Hey, Shane Dutka here with digitalbusinessprep.com. In this article, I’m going to talk about nine different reasons why you suck at building blogs and niche content websites.
- #1. You do not give the user exactly what they want
- #2. Your mobile experience sucks on your website
- #3. You don’t publish enough content
- #4. Your content is vague and in-actionable
- #5. You do not use any custom media or video content
- #6 Your website is under-monetized
- #7 Your website is over-monetized
- #8. You’re too afraid to promote your content
- #9. You promote your content, but suck at it
#1. You do not give the user exactly what they want
Reason number one, You don’t understand how to give the user exactly what they want, i.e., user intent. This is a big one that I see very often with newbie niche content site owners, even veterans in some cases. Essentially, you create content that isn’t meeting the user intent.
I’ll use my site as an example. Say somebody is Googling, best fake diamond studs. They find your site, but you start talking about things like gemstones and rubies, and you start going off on a tangent about the history of diamond studs, and what a diamond stud is, versus a diamond loop. The point is, you’re going off intent, off target.
Your original intent behind this particular query is, I want to know as a user what the best fake diamond studs are. If they type that in, you better give them the best five fake diamond studs. That’s meeting the user intent. You’re giving them exactly what they want.
In this case, I go over what are diamond studs exactly? What makes a good pair of diamond studs? Where can you buy studs? It’s very intently focused on diamond studs. Most importantly, which should you pick? So, we’re very intently focused on delivering on that user intent behind that query.
If your site is about a specific niche, do not go off topic and talk about diamonds versus rubies. That’s a completely different topic, that some people might inject into their content just as a thought, but it doesn’t belong there, and ultimately it’ll hurt your chances at ranking.
If you have someone writing the content for you, they can easily go off on a tangent like this. You have to give a new writer a lot of guidance, outlines and a good brief, so that they don’t go off topic, and they don’t start creating content that goes like this.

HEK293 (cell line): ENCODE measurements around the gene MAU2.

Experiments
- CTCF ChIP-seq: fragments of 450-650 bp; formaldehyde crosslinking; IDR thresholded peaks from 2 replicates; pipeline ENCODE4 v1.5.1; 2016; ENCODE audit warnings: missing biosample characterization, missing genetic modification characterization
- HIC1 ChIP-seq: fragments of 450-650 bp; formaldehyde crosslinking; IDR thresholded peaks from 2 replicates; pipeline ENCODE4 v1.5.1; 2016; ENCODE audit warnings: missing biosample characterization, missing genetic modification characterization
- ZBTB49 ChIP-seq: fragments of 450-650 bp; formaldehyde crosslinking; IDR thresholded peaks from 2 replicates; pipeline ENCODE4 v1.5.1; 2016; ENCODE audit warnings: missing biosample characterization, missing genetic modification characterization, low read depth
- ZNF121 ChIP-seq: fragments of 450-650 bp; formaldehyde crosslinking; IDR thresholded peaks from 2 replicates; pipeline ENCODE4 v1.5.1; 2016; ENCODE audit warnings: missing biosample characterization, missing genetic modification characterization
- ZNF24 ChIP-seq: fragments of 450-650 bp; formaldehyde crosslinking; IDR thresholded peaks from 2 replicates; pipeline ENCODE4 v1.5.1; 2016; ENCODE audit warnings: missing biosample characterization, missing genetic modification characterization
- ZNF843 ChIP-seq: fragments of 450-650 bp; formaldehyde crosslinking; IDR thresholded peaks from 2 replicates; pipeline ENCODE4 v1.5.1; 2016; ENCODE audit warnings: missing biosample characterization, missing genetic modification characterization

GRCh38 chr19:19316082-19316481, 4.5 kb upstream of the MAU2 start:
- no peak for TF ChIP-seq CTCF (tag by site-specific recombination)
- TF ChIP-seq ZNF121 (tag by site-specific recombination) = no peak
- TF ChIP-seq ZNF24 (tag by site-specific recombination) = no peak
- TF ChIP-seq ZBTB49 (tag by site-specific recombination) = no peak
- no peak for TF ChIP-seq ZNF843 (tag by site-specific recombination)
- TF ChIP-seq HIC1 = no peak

So the biggest point I want to make there, the biggest problem is not understanding user intent. When somebody is searching for a target phrase you’re trying to rank for, like how to make a veggie smoothie, or how to make a fruit smoothie, or how to make a fruit smoothie for dieting, your content needs to be very intently focused on the topic.
What is a fruit smoothie for dieting versus not dieting? What’s the best kind of fruit for a diet? That might tie in nicely. Ultimately, if you’re not sure, I would always Google and see, what are other people talking about?
If I Googled this, and I take a look at some of the other results, I’ll see what they’re talking about and guesstimate, or it’ll sort of massage how I think I should approach that content. So, that’s just what I’m trying to get out there with the user intent.
#2. Your mobile experience sucks on your website
The next reason I want to talk about is, your mobile experience sucks on your website. I can’t tell you how many times I see people with their mobile header all the way down, pushing above the fold, so I don’t even know where the content begins. If they land on your page and have to scroll through images, sub-headers, buttons, basically a lot of irrelevant things before they get to the message, that is bad.
Get rid of big logos and padding. The content must be way way higher up on the fold on mobile, so that as soon as somebody Googles your topic and lands on your page, they see the content immediately. They don’t have to scroll at all, that’s good mobile user experience.
#3. You don’t publish enough content
The next thing I wanted to cover is specifically not publishing often enough, you’re a niche content blog and you only publish once every other month, two times a month. You need to publish a lot. If you want real traffic, you need to publish… From my biggest sites, for example my big pest control site, I had to publish about 500 or 600 posts.